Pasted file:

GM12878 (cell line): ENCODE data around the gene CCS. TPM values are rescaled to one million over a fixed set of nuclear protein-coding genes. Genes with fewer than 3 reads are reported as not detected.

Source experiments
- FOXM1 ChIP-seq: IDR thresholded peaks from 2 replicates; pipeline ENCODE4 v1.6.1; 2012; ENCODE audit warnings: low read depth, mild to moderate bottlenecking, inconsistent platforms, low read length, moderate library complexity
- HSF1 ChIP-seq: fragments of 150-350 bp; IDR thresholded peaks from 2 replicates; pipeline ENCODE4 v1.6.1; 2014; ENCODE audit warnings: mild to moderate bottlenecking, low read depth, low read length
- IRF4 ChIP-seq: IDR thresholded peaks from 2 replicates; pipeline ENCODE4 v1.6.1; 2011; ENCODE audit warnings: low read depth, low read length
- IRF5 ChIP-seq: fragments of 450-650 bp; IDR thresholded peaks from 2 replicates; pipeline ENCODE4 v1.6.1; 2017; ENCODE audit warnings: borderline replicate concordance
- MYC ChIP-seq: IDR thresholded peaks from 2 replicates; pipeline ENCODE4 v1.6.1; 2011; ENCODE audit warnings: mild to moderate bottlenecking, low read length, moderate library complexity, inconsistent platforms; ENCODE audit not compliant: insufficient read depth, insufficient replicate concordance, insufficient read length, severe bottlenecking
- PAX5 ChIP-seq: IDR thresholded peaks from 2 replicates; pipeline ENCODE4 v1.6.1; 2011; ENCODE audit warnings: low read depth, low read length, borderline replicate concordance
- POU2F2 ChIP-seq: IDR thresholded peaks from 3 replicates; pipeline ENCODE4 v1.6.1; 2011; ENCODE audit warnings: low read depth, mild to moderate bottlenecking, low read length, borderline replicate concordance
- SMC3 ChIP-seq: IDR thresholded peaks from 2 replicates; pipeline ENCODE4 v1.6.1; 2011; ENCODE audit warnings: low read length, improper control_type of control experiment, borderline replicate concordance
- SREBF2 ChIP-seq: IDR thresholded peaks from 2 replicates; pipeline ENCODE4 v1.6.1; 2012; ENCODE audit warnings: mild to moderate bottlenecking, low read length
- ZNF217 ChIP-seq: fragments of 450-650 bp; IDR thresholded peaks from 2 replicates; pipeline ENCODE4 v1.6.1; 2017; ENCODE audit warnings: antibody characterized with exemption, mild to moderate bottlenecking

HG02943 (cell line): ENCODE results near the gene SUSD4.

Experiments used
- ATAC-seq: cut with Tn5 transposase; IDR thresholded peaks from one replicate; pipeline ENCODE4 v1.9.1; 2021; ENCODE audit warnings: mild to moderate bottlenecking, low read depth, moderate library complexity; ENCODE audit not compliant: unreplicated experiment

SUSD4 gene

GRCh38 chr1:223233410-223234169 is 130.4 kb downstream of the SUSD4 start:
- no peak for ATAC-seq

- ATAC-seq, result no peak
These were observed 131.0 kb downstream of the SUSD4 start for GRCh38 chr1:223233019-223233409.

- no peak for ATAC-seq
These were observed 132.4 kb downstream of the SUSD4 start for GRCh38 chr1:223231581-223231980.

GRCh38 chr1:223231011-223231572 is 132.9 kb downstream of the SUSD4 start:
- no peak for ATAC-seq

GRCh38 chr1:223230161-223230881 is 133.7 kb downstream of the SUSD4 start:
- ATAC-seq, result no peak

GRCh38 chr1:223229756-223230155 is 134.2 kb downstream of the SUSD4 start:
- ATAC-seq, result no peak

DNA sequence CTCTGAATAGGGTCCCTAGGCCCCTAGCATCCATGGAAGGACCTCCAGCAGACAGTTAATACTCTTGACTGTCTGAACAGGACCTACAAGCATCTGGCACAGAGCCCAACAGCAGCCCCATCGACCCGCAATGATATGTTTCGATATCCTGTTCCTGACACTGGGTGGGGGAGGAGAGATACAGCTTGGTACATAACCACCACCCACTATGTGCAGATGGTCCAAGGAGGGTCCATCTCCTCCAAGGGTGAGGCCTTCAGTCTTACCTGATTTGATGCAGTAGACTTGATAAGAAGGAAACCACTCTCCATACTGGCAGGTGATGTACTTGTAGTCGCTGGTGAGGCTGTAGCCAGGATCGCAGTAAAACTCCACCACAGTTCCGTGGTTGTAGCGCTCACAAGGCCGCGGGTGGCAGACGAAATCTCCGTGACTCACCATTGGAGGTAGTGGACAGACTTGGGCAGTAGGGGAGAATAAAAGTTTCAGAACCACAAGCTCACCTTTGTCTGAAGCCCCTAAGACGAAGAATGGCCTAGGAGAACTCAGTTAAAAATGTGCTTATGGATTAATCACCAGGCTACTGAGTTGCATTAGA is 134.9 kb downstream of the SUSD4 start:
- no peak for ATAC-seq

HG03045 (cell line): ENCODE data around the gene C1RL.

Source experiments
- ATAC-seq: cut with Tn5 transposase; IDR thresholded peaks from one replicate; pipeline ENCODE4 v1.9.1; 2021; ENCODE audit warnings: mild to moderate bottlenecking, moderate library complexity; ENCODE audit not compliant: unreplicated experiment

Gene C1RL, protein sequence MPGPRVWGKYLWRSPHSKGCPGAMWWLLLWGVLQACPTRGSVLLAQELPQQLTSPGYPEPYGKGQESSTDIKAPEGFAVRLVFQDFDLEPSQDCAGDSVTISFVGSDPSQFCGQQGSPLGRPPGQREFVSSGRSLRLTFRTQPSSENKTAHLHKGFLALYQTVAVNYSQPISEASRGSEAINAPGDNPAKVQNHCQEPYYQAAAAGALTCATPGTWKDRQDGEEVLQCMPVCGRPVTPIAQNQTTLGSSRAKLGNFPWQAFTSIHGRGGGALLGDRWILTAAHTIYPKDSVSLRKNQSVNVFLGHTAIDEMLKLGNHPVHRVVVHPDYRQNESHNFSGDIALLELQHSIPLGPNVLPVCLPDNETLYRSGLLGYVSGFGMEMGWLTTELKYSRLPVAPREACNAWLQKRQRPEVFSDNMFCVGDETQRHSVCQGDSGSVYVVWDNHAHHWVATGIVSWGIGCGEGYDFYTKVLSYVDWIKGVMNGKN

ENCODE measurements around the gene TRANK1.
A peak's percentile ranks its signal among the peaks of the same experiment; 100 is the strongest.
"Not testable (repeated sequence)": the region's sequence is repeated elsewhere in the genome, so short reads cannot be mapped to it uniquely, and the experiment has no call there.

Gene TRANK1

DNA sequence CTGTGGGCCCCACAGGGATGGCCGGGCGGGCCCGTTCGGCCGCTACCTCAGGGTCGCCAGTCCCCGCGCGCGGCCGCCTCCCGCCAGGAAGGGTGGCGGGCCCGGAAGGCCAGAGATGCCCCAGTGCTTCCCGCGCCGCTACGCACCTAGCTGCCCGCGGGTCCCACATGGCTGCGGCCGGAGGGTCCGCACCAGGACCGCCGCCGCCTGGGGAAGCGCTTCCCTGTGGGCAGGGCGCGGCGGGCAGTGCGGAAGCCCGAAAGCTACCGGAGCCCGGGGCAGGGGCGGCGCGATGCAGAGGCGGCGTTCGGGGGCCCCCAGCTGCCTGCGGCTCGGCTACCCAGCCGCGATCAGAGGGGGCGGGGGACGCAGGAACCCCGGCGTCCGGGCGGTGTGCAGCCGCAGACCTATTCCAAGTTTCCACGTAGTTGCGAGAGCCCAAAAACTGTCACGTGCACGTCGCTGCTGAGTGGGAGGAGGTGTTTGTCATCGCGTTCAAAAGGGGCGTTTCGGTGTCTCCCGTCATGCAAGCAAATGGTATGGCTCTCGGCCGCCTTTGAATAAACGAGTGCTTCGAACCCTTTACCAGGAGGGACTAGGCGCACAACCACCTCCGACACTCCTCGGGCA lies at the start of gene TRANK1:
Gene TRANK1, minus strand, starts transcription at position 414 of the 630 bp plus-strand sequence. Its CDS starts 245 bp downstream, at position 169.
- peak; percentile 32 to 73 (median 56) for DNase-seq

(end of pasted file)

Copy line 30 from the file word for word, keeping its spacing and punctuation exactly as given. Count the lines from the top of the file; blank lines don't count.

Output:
- no peak for ATAC-seq